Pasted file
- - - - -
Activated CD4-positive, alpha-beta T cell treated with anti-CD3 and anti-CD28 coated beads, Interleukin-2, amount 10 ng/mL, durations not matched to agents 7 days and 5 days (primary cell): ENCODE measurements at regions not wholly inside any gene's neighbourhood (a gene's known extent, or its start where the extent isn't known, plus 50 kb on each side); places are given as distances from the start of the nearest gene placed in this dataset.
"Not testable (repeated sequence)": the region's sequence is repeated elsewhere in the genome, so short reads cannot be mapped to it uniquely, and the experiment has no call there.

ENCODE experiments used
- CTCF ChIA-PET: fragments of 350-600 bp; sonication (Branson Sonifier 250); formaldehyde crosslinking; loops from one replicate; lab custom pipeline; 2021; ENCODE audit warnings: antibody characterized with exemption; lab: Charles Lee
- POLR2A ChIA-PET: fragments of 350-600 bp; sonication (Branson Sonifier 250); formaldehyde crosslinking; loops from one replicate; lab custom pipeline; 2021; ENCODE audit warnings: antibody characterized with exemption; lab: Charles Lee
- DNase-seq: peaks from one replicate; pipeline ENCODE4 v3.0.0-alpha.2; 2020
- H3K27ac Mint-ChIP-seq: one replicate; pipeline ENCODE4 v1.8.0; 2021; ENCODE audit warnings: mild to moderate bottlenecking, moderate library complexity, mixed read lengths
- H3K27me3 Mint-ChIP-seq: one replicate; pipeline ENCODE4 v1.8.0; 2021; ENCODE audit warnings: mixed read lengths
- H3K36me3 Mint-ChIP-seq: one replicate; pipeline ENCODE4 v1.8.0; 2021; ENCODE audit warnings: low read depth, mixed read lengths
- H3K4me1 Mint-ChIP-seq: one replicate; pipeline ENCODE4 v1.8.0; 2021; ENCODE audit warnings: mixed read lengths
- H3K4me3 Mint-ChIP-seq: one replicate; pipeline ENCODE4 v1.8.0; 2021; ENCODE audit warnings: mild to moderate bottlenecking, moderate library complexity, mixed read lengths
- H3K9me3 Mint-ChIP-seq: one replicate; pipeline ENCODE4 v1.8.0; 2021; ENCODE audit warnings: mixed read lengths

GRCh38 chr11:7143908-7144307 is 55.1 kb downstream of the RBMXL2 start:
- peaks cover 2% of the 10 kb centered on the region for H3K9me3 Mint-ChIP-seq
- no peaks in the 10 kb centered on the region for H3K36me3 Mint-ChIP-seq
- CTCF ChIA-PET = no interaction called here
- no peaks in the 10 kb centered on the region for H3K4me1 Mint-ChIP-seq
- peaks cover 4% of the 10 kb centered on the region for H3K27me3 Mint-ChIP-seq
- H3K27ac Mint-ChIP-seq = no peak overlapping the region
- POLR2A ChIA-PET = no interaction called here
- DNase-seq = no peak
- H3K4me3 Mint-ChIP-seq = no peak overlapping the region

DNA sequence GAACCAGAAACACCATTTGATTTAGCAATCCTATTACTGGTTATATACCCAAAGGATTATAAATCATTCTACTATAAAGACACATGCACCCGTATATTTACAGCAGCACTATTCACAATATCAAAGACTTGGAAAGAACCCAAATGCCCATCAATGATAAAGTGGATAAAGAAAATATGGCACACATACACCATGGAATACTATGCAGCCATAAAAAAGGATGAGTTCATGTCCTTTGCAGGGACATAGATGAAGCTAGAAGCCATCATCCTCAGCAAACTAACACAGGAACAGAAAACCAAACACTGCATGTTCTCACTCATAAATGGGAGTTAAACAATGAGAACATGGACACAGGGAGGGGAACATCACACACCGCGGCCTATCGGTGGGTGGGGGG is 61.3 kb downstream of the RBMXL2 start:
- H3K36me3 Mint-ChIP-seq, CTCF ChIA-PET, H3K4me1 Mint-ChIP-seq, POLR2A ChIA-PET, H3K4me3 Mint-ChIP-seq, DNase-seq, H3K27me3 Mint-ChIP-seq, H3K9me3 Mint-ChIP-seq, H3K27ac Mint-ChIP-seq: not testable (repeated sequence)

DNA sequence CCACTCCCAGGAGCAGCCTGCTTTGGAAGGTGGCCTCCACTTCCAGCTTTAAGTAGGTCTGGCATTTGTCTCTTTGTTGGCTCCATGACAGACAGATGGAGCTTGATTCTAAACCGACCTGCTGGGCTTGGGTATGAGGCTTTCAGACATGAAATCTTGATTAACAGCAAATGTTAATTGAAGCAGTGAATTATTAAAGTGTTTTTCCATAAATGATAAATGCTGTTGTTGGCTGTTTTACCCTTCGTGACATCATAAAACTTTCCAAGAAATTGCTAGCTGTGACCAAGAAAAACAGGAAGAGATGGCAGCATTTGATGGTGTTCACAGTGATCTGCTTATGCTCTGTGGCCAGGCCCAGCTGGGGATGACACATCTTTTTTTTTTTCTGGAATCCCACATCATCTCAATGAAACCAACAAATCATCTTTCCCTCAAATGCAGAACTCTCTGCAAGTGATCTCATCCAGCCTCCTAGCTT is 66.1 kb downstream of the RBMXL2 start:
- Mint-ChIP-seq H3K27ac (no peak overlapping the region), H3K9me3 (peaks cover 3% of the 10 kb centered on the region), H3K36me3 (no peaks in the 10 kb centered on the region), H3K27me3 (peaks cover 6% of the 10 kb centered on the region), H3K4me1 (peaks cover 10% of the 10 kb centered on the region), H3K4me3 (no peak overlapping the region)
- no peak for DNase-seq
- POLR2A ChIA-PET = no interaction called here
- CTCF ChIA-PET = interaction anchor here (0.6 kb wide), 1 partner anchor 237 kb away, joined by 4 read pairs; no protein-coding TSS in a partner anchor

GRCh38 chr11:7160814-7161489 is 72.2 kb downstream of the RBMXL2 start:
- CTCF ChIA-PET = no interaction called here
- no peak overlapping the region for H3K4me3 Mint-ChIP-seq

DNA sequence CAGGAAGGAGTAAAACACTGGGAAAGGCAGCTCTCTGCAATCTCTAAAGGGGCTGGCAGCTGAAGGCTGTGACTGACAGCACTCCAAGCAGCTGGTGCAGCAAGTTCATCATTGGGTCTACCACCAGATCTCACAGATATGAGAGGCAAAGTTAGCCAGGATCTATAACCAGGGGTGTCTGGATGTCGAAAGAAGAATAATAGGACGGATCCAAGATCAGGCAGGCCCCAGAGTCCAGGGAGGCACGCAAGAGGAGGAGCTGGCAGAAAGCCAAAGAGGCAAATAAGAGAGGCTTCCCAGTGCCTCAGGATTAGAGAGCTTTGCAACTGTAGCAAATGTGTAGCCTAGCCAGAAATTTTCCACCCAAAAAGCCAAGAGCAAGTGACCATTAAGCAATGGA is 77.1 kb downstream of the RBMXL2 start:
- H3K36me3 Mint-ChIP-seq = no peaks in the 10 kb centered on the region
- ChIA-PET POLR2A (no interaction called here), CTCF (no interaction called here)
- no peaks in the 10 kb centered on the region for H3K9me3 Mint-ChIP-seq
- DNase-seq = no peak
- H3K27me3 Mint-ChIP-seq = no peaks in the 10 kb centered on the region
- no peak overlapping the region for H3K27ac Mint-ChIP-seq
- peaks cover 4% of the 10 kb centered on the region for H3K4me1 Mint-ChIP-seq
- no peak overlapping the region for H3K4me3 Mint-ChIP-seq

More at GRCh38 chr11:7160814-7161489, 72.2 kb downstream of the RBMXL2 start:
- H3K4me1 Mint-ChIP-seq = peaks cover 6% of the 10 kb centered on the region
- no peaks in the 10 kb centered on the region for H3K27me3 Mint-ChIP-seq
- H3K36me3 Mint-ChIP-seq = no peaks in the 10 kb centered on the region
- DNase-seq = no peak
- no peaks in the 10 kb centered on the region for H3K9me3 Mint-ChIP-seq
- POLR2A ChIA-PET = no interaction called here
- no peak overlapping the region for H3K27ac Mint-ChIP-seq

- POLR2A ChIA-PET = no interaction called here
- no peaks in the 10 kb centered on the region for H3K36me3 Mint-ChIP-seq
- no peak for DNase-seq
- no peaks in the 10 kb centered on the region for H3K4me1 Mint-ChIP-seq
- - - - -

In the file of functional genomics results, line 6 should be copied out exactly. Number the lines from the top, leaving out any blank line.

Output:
- DNase-seq: peaks from one replicate; pipeline ENCODE4 v3.0.0-alpha.2; 2020